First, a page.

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The crossover bugbear

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Pardon my recent obsession with crossovers, but I think I've figured out why my friends and I have been beaten up by this lately. (Please note that I'm talking mostly about NGC and PCGS, and going in either direction. And, my observations pertain mostly to the current situation; the past is the past and doesn't have a bearing on current submission rejections.)

 

My so-called revelation came after reading some stray posts by Tad, GregM and even David Hall...

 

1. DHall wrote somewhere that PCGS and NGC operate by different standards. Let's assume that, in general, a PCGS slab of the same grade tends to be a PQ coin in an NGC slab. GregM also wrote somewhere that NGC is tougher than PCGS on matters of cleaning and damage. Both of these happen to agree with my personal beliefs on the matter. Generally, I have had better success in getting PCGS to slab my marginal-quality material than NGC, yet PCGS will hit me harder grade-wise on my nice material.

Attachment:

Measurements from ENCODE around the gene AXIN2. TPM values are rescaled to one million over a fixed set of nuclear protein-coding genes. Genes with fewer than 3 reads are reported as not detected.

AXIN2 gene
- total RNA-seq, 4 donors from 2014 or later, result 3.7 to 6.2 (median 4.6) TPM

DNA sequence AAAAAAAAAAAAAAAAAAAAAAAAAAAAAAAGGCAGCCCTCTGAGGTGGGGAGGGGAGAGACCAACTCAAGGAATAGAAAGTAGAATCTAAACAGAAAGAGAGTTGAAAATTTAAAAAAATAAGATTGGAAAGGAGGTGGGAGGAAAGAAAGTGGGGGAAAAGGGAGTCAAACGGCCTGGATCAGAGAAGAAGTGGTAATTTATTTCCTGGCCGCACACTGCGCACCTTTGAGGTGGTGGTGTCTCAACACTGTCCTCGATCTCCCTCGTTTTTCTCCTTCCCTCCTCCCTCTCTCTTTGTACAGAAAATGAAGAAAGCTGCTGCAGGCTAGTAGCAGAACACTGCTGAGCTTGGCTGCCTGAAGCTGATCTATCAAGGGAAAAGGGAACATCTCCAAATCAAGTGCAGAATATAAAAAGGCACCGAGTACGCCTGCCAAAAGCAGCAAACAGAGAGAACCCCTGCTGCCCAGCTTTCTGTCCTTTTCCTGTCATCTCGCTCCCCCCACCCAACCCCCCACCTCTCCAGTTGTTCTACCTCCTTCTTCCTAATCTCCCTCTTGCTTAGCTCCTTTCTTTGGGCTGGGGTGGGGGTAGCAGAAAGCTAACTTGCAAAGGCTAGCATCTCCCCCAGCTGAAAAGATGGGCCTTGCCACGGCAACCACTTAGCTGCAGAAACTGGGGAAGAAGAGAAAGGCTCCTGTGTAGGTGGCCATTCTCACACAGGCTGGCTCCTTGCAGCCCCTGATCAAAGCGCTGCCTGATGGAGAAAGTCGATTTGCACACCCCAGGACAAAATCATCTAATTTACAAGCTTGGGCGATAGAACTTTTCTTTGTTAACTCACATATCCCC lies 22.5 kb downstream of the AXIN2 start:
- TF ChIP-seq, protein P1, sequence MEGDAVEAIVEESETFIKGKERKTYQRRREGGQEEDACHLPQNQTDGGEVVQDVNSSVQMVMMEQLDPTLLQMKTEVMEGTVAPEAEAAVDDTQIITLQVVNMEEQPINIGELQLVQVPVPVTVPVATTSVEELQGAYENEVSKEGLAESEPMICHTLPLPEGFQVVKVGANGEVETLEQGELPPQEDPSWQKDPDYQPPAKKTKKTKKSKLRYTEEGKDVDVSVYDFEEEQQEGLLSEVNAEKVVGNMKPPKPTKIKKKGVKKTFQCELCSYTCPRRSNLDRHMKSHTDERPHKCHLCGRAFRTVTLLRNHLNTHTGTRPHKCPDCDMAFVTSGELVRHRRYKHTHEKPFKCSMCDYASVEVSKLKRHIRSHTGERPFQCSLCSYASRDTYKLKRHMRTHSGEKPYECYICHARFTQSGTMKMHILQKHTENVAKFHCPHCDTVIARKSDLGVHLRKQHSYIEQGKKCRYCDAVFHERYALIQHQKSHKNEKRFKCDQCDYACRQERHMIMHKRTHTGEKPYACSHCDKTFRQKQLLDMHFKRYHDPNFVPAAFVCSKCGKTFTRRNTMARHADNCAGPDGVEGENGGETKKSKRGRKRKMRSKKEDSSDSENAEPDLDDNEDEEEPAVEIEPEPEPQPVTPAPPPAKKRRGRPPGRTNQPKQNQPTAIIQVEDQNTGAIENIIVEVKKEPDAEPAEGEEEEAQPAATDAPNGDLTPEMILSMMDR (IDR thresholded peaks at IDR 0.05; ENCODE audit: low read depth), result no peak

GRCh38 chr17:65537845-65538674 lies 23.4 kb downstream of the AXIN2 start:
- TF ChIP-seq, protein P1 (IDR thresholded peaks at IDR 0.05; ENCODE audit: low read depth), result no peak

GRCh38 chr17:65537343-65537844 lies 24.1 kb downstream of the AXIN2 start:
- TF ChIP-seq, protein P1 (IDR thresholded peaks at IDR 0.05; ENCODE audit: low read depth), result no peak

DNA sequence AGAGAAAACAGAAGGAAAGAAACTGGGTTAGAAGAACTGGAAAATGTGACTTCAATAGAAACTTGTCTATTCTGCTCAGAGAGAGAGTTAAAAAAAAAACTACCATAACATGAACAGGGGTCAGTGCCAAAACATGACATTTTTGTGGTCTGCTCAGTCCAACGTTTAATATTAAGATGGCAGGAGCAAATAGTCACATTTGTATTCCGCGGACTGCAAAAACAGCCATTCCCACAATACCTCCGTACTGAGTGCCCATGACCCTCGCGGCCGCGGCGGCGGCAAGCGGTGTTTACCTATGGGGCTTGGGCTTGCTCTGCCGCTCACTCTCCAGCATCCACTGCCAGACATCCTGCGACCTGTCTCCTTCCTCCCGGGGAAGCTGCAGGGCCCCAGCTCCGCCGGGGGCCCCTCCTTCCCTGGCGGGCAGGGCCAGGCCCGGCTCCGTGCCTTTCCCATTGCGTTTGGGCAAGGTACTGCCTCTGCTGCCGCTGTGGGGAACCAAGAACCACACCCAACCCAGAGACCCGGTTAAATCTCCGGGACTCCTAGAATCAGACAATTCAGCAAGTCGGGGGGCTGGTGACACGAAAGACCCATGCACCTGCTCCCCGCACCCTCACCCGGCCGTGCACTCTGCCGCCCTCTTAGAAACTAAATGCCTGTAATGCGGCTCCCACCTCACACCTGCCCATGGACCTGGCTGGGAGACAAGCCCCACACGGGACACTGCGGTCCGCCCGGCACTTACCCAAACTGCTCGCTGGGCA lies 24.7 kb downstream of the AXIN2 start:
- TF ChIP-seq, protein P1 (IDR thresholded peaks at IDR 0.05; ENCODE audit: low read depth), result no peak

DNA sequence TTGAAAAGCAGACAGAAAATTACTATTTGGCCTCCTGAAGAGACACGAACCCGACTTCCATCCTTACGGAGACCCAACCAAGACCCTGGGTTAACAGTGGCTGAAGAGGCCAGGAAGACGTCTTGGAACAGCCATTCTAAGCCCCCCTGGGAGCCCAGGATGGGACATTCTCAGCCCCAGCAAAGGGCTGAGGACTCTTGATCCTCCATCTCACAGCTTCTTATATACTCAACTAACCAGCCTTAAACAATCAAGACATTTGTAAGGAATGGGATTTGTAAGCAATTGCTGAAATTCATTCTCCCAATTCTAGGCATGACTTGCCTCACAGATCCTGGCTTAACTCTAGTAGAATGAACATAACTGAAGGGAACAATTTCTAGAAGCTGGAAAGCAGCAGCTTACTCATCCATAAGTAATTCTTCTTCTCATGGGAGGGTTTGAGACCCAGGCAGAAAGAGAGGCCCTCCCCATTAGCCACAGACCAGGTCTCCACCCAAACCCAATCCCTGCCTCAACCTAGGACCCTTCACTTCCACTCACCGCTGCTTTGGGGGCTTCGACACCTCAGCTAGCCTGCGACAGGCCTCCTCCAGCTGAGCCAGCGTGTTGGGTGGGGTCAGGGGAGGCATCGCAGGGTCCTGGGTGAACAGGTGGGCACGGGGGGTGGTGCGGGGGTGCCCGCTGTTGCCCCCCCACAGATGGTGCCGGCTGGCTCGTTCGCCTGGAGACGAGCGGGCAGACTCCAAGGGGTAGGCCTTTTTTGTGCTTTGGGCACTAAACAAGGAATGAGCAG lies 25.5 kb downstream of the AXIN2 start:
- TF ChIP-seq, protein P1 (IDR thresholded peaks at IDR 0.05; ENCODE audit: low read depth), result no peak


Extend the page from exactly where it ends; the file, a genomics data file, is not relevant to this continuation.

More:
2. Supercoin (Tad?) suggested that the holder might introduce a materially observable negative effect on the coin entombed inside. I think no one will argue that the BEST way to scrutinize a coin is without any packaging whatsoever. There is some basis to the suggestion that the plastic itself diminishes the coin somewhat. Perhaps the lustre seems a little bit muted, or the toning seems a little bit lifeless, or whatever...